The situation worsens, however, because few people notice or have these signs: estimates indicate that only about 2% of Brazilians know they are having a heart attack.
A worrying point is that CAD can develop progressively and silently, without showing any evidence, increasing the chances of a fulminant attack in individuals of any age. This happens when there is already a complete blockage of the coronary artery by the formation of a clot on the fatty plaque. At this point, the acute myocardial infarction begins and the heart muscle necrosis process begins.
The dangers of today’s life
When it comes to lifestyle, one of the main villains is stress. Estimates indicate that approximately 15% of infarction cases are linked to stress crises, capable of triggering pressure spikes and the collapse of the heart muscle.
In addition, in general, young people are increasingly sedentary: today there is a greater reliance on the car for mobility, jobs and leisure activities that require less physical activity and more time spent in front of screens and in the digital world. The direct consequence is obesity.
To get an idea of the severity, obesity affects 20% of Brazilians (data from the Ministry of Health in 2018). In the last decade, the index has almost doubled between 18 and 44 years old.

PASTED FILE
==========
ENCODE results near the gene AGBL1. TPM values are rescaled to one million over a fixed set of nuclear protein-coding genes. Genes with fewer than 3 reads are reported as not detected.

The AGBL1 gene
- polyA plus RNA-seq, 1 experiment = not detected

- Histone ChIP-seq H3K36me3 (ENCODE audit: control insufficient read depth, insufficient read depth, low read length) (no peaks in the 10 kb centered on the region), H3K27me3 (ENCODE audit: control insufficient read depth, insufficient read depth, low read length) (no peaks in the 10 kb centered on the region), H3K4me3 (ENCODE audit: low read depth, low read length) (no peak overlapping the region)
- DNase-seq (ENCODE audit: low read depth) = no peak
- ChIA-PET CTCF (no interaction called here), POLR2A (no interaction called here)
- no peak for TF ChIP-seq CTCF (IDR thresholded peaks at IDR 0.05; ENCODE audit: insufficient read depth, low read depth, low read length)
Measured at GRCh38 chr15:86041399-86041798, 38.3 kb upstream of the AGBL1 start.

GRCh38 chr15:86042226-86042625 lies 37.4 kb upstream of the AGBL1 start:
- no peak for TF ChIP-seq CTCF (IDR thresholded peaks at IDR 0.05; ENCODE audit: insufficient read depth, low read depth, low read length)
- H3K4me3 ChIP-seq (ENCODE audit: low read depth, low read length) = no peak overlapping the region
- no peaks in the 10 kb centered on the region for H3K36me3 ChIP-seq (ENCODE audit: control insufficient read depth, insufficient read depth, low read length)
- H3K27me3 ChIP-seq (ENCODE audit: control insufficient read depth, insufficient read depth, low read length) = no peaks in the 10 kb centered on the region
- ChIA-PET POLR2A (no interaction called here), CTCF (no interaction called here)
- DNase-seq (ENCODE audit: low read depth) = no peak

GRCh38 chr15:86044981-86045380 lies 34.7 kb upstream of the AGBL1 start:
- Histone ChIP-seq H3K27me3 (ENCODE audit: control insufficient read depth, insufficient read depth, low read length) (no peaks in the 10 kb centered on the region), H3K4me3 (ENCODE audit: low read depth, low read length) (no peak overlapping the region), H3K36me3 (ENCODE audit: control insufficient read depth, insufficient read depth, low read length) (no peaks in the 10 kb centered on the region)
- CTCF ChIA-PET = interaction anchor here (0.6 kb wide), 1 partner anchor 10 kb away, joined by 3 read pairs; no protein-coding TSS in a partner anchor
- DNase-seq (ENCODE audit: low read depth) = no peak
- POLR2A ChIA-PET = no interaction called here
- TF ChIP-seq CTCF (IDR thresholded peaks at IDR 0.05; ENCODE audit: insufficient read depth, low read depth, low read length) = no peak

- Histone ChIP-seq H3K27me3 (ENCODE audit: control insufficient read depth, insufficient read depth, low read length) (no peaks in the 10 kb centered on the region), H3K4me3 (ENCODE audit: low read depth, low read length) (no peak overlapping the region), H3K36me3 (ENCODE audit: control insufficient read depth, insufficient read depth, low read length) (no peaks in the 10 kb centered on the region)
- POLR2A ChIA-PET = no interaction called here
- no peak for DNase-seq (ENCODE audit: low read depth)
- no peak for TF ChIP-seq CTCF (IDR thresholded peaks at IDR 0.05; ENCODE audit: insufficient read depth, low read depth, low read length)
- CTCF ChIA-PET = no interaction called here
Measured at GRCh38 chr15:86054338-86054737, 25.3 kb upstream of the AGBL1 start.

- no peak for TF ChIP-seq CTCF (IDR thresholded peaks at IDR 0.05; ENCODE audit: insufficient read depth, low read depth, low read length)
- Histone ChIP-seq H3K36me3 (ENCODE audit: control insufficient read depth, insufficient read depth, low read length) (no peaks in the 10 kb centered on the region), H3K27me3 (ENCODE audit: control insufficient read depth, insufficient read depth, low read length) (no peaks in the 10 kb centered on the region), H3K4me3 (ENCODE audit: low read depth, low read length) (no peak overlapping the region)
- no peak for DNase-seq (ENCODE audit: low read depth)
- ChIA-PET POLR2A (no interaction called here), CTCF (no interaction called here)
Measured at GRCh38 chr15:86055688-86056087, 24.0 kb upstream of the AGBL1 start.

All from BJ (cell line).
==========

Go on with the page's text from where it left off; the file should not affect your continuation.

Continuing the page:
And in 30 years, it has practically tripled in schoolchildren, also causing an increase in the diagnosis of high cholesterol. Since obese children are more likely to be obese adults, preventing or treating the problem in childhood can reduce the risks of heart disease, diabetes and other related issues in the future.
Research also points to the growth in the number of diabetic people. According to the International Diabetes Federation, by 2030, there will be more than 500 million diabetics in the world. The consumption of processed foods, with high caloric content and excess of sugars, is the main responsible for the disease in the youngest, thus increasing the risk of early death from infarction.
The number of Brazilians with arterial hypertension is also growing and worrying. According to the Ministry of Health, one in four people claims to have the diagnosis. Among children and adolescents, there are already more than 3.5 million hypertensive patients. High blood pressure is a serious condition in childhood and often goes unnoticed because it does not cause symptoms.